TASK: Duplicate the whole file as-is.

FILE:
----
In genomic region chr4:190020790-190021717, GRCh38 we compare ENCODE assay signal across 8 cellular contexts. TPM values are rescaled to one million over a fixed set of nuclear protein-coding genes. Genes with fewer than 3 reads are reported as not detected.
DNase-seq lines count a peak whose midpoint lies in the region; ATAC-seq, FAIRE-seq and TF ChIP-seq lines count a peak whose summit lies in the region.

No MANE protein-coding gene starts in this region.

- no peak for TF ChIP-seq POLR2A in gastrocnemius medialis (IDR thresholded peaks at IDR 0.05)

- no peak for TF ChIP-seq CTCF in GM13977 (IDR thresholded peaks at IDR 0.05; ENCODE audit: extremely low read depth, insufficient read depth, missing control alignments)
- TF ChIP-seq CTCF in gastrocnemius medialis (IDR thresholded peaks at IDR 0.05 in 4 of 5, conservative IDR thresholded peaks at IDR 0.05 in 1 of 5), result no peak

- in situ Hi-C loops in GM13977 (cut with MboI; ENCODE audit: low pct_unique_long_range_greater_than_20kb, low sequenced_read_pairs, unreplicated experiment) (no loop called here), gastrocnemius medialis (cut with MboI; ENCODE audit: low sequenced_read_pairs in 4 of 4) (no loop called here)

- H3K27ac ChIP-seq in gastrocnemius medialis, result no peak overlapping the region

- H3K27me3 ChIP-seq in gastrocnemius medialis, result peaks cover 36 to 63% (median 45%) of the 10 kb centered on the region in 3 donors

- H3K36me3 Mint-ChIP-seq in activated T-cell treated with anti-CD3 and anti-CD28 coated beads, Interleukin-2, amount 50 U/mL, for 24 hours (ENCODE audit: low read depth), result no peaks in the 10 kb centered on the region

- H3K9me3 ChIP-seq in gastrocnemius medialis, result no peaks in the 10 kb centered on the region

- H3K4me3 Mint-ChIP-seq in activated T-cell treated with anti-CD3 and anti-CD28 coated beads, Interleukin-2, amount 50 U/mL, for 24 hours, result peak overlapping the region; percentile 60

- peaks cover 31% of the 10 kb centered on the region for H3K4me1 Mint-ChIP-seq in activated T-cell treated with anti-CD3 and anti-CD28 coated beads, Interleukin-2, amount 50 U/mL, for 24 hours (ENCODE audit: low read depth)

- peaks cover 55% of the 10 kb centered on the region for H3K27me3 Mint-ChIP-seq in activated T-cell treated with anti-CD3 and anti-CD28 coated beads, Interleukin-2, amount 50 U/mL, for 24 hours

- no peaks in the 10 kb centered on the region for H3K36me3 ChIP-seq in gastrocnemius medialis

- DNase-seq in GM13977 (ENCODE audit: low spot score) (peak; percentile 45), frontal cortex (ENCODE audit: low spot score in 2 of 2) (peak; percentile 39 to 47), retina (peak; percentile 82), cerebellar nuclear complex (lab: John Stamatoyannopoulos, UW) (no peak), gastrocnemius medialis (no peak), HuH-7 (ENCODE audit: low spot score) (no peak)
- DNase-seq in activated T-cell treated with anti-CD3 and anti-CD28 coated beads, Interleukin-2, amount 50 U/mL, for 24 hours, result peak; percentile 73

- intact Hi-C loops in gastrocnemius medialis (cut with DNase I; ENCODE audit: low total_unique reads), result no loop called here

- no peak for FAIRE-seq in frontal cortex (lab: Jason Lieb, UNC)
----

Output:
In genomic region chr4:190020790-190021717, GRCh38 we compare ENCODE assay signal across 8 cellular contexts. TPM values are rescaled to one million over a fixed set of nuclear protein-coding genes. Genes with fewer than 3 reads are reported as not detected.
DNase-seq lines count a peak whose midpoint lies in the region; ATAC-seq, FAIRE-seq and TF ChIP-seq lines count a peak whose summit lies in the region.

No MANE protein-coding gene starts in this region.

- no peak for TF ChIP-seq POLR2A in gastrocnemius medialis (IDR thresholded peaks at IDR 0.05)

- no peak for TF ChIP-seq CTCF in GM13977 (IDR thresholded peaks at IDR 0.05; ENCODE audit: extremely low read depth, insufficient read depth, missing control alignments)
- TF ChIP-seq CTCF in gastrocnemius medialis (IDR thresholded peaks at IDR 0.05 in 4 of 5, conservative IDR thresholded peaks at IDR 0.05 in 1 of 5), result no peak

- in situ Hi-C loops in GM13977 (cut with MboI; ENCODE audit: low pct_unique_long_range_greater_than_20kb, low sequenced_read_pairs, unreplicated experiment) (no loop called here), gastrocnemius medialis (cut with MboI; ENCODE audit: low sequenced_read_pairs in 4 of 4) (no loop called here)

- H3K27ac ChIP-seq in gastrocnemius medialis, result no peak overlapping the region

- H3K27me3 ChIP-seq in gastrocnemius medialis, result peaks cover 36 to 63% (median 45%) of the 10 kb centered on the region in 3 donors

- H3K36me3 Mint-ChIP-seq in activated T-cell treated with anti-CD3 and anti-CD28 coated beads, Interleukin-2, amount 50 U/mL, for 24 hours (ENCODE audit: low read depth), result no peaks in the 10 kb centered on the region

- H3K9me3 ChIP-seq in gastrocnemius medialis, result no peaks in the 10 kb centered on the region

- H3K4me3 Mint-ChIP-seq in activated T-cell treated with anti-CD3 and anti-CD28 coated beads, Interleukin-2, amount 50 U/mL, for 24 hours, result peak overlapping the region; percentile 60

- peaks cover 31% of the 10 kb centered on the region for H3K4me1 Mint-ChIP-seq in activated T-cell treated with anti-CD3 and anti-CD28 coated beads, Interleukin-2, amount 50 U/mL, for 24 hours (ENCODE audit: low read depth)

- peaks cover 55% of the 10 kb centered on the region for H3K27me3 Mint-ChIP-seq in activated T-cell treated with anti-CD3 and anti-CD28 coated beads, Interleukin-2, amount 50 U/mL, for 24 hours

- no peaks in the 10 kb centered on the region for H3K36me3 ChIP-seq in gastrocnemius medialis

- DNase-seq in GM13977 (ENCODE audit: low spot score) (peak; percentile 45), frontal cortex (ENCODE audit: low spot score in 2 of 2) (peak; percentile 39 to 47), retina (peak; percentile 82), cerebellar nuclear complex (lab: John Stamatoyannopoulos, UW) (no peak), gastrocnemius medialis (no peak), HuH-7 (ENCODE audit: low spot score) (no peak)
- DNase-seq in activated T-cell treated with anti-CD3 and anti-CD28 coated beads, Interleukin-2, amount 50 U/mL, for 24 hours, result peak; percentile 73

- intact Hi-C loops in gastrocnemius medialis (cut with DNase I; ENCODE audit: low total_unique reads), result no loop called here

- no peak for FAIRE-seq in frontal cortex (lab: Jason Lieb, UNC)